Christmas Eve and Other Stories also puts its listeners through the emotional turmoil of listening to a father describe his relationship with his daughter falling apart and being put back together. This vignette occurs over the course of three songs, beginning with the heartbreaking “Ornament.” “Ornament” is from the father’s perspective, and it primarily conveys his regrets, especially via the chorus lines: “All of those words that we brought into play, no longer matter, I should have known back then, I just know you’re far away.” Throughout the album, Christmas is used as a metaphor for many different forces of nature, and I believe that this song is used in place of a more traditional god, as “Ornament” concludes with the command “Come Christmas, stay Christmas… There in your arms, she’ll be, until the day when you bring her back home to me.” In other words, the song still concludes with a feeling of hope on the singer’s part. 

“Old City Bar” is another spoken-word style song, this time tearjerking as all get out not only because it foreshadows the daughter’s return home, but also because it gives credit where credit is due to all of the people who aided her in her return trip. It describes the bartender who spends the only money he is known to have in order to get the daughter into a cab and then onto a flight, very intentionally mentioning how “he thought no one saw when he took all the cash from the register drawer.” “Old City Bar” also explicitly states its two beautiful broader messages: “If one could be home they’d be already there” and “This world, you can change it… to know who needs help, you need only just ask.” 

The father/daughter vignette concludes with one of the most uplifting songs I’ve ever heard, “This Christmas Day.” Its first two verses express a reluctance to believe in people’s capacity for love and kindness toward one another outside of the Christmas season for fear of being disappointed, but music and lyrics alike make a 180 degree turn between the second and third verses. “This Christmas Day” includes the lines, “For of all the dreams you were the first I knew, and every other one was a charade of you, you stayed close when I was far away” and although it is unclear whether the singer is addressing his daughter or Christmas itself it is a heartwarming series of words which has made me feel better on many a lonely day.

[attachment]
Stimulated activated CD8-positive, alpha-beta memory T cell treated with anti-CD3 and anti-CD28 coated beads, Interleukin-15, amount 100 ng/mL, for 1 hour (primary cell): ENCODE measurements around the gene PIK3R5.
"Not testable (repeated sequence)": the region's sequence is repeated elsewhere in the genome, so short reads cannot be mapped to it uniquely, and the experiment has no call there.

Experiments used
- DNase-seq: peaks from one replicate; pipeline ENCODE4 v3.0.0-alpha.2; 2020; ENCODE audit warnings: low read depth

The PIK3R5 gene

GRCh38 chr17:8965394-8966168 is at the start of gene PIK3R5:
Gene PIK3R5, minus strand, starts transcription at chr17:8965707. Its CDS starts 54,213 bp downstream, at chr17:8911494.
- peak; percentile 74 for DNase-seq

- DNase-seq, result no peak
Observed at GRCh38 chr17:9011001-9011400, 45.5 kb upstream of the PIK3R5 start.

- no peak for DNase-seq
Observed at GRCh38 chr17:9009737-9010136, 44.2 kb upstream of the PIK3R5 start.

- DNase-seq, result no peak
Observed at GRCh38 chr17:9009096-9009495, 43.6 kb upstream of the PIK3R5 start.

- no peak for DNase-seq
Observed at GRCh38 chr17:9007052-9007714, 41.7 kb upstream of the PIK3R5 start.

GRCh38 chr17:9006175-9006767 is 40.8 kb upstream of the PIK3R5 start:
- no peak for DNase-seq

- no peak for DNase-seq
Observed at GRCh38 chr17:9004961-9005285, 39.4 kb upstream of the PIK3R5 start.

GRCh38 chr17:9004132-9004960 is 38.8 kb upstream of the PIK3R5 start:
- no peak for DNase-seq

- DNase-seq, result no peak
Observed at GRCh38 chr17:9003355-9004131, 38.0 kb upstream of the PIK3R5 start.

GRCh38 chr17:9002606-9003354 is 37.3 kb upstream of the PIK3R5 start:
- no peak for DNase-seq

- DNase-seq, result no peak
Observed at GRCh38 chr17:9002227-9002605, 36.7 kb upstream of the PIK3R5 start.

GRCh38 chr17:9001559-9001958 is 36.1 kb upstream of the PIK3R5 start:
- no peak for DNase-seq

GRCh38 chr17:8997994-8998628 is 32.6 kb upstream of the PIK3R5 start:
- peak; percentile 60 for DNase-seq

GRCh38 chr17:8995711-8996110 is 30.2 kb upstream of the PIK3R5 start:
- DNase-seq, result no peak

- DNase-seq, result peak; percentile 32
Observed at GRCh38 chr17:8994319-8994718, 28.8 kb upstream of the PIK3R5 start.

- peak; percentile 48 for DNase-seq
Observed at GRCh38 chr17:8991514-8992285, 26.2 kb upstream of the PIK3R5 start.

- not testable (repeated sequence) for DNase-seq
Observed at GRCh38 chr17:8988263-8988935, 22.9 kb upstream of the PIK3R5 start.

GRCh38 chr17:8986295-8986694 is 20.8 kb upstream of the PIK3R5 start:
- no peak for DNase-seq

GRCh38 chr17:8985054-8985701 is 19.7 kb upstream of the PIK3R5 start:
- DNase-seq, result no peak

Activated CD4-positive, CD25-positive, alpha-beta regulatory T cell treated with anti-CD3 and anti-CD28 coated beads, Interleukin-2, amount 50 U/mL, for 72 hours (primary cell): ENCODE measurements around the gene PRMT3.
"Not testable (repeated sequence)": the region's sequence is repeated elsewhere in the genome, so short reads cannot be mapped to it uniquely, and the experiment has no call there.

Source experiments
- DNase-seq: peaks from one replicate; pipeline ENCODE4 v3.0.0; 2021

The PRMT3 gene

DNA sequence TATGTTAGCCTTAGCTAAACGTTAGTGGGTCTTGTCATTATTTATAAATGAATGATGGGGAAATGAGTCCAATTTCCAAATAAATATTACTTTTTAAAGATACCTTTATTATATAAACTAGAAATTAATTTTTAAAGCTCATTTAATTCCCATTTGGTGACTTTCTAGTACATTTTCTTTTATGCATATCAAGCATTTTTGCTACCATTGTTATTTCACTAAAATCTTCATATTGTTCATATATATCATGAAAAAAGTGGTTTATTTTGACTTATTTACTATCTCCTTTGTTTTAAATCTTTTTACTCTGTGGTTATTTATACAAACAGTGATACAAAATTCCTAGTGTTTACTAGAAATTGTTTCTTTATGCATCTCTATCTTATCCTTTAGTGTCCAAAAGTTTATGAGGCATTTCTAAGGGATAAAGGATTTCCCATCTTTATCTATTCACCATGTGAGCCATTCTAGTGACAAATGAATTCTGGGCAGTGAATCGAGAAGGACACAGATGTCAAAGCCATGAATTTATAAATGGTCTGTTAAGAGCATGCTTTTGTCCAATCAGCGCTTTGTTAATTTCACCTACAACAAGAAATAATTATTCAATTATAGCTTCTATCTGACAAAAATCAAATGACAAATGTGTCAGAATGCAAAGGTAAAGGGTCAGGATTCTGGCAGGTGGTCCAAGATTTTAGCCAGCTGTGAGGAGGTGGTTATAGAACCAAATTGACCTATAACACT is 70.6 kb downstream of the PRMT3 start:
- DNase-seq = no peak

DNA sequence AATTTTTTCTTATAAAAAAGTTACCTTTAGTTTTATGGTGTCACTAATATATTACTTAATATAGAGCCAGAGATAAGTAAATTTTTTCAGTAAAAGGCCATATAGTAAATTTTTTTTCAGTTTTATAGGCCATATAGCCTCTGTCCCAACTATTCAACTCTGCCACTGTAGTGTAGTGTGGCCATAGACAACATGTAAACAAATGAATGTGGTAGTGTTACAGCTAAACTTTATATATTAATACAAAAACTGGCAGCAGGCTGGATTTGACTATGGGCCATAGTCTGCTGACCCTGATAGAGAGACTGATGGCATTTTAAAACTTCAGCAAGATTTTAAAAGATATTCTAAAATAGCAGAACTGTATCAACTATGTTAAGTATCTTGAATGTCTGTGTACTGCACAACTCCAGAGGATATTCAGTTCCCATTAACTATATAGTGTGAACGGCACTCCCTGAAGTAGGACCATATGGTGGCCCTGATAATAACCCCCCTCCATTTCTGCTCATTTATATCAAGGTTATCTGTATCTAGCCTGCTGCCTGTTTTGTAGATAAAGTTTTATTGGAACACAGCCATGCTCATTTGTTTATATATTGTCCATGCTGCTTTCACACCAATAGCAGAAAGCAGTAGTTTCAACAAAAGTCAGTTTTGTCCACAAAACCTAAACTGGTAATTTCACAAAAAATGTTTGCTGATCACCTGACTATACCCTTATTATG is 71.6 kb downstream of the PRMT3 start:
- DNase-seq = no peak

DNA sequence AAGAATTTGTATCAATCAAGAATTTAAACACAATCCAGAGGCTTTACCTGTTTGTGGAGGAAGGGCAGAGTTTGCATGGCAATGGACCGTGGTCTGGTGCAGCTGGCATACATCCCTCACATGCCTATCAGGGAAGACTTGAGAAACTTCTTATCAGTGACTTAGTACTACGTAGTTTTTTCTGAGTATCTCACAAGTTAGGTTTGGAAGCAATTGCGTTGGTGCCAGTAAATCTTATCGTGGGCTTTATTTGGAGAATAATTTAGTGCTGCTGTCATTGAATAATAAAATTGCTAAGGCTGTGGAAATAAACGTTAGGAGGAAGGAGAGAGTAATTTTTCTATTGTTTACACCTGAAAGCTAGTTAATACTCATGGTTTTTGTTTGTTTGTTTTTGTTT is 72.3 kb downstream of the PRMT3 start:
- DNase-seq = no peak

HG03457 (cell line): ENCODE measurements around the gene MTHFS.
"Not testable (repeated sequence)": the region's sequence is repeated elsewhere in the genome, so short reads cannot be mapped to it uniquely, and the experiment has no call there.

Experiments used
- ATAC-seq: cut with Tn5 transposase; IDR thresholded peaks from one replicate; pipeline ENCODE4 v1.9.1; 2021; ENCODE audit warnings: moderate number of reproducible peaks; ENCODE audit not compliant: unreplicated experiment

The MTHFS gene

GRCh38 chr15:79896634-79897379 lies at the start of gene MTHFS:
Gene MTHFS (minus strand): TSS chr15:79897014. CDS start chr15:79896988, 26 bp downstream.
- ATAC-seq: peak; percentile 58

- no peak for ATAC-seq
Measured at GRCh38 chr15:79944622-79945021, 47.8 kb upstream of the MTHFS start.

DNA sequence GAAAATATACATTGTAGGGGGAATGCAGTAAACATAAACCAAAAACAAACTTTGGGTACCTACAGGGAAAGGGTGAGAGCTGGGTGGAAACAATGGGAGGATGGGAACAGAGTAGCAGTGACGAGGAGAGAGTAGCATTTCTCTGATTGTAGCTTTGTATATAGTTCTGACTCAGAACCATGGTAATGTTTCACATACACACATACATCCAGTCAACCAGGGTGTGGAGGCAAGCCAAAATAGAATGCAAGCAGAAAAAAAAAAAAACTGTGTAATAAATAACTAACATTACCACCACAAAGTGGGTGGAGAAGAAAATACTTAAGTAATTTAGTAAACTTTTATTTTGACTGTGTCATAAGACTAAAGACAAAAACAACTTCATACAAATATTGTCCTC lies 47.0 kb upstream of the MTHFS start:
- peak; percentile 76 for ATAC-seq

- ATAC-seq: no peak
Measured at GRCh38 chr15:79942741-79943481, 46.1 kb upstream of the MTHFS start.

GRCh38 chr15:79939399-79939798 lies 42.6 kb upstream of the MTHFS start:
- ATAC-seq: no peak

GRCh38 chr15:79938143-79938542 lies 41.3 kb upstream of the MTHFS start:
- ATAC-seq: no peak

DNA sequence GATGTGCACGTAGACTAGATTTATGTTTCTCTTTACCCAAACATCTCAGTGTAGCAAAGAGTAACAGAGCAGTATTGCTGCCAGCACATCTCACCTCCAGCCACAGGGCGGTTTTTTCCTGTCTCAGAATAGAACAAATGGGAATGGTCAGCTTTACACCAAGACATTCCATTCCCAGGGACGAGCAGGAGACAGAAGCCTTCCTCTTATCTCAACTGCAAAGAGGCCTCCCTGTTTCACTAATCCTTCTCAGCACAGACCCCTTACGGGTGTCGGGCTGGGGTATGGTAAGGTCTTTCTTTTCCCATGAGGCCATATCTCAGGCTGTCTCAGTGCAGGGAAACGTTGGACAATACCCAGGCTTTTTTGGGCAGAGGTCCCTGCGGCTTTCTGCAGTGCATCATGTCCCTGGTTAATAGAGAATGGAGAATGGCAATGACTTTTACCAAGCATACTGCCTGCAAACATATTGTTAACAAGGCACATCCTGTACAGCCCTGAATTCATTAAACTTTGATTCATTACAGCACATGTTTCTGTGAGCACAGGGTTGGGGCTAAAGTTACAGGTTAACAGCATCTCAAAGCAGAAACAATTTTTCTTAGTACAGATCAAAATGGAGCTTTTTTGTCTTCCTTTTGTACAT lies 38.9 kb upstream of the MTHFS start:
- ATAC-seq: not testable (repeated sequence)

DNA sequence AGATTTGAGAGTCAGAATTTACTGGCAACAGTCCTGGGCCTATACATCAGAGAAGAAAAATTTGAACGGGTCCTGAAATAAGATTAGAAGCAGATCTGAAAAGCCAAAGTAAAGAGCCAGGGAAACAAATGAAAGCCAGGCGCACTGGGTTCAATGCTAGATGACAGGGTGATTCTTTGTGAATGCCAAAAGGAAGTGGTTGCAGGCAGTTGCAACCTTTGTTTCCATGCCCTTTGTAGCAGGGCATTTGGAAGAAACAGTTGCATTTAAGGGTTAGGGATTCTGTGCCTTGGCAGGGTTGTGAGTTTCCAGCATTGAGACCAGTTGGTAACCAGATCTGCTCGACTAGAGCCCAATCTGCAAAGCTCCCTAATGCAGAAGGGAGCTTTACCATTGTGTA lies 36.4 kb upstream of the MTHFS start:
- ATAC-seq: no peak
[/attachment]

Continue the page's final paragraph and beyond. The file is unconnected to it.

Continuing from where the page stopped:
Seemingly tying together the story of the baby Jesus and the story of the girl returning home thanks to the bartender’s generosity is the story of the unnamed angel told by the first song on the album, “An Angel Came Down,” and the last of the songs with lyrics, “An Angel Returned.” For the most part, I like the instrumentation and the passion behind the vocals in these songs more than I do the lyrics themselves, except in the case of the phrase “kyrie among nations,” which for those who’ve not spent their entire high school careers singing choral music roughly translates to “mercy among nations.” It’s a call for an end to war, which means “An Angel Returned” is in fact connected to “Christmas Eve/Sarajevo 12/24” as well. 

In short, Christmas Eve and Other Stories is a concept album and a rock opera, and when you see it performed live the Trans Siberian Orchestra includes all the trappings: multicolored laser beams, poofs of smoke and flame, the heat from which you can feel from your seat, and a narrator with an excellent voice taking you through the tales in between the songs and truly tying everything together. Tying everything together is what the Trans Siberian Orchestra’s been about since its founding when Paul O’Neill named the band after the train which connects all of the cold, desolate parts of Russia to the rest of society throughout the lonely winter because in O’Neill’s mind life would be cold and desolate and lonely without music, the greatest source of connection between people.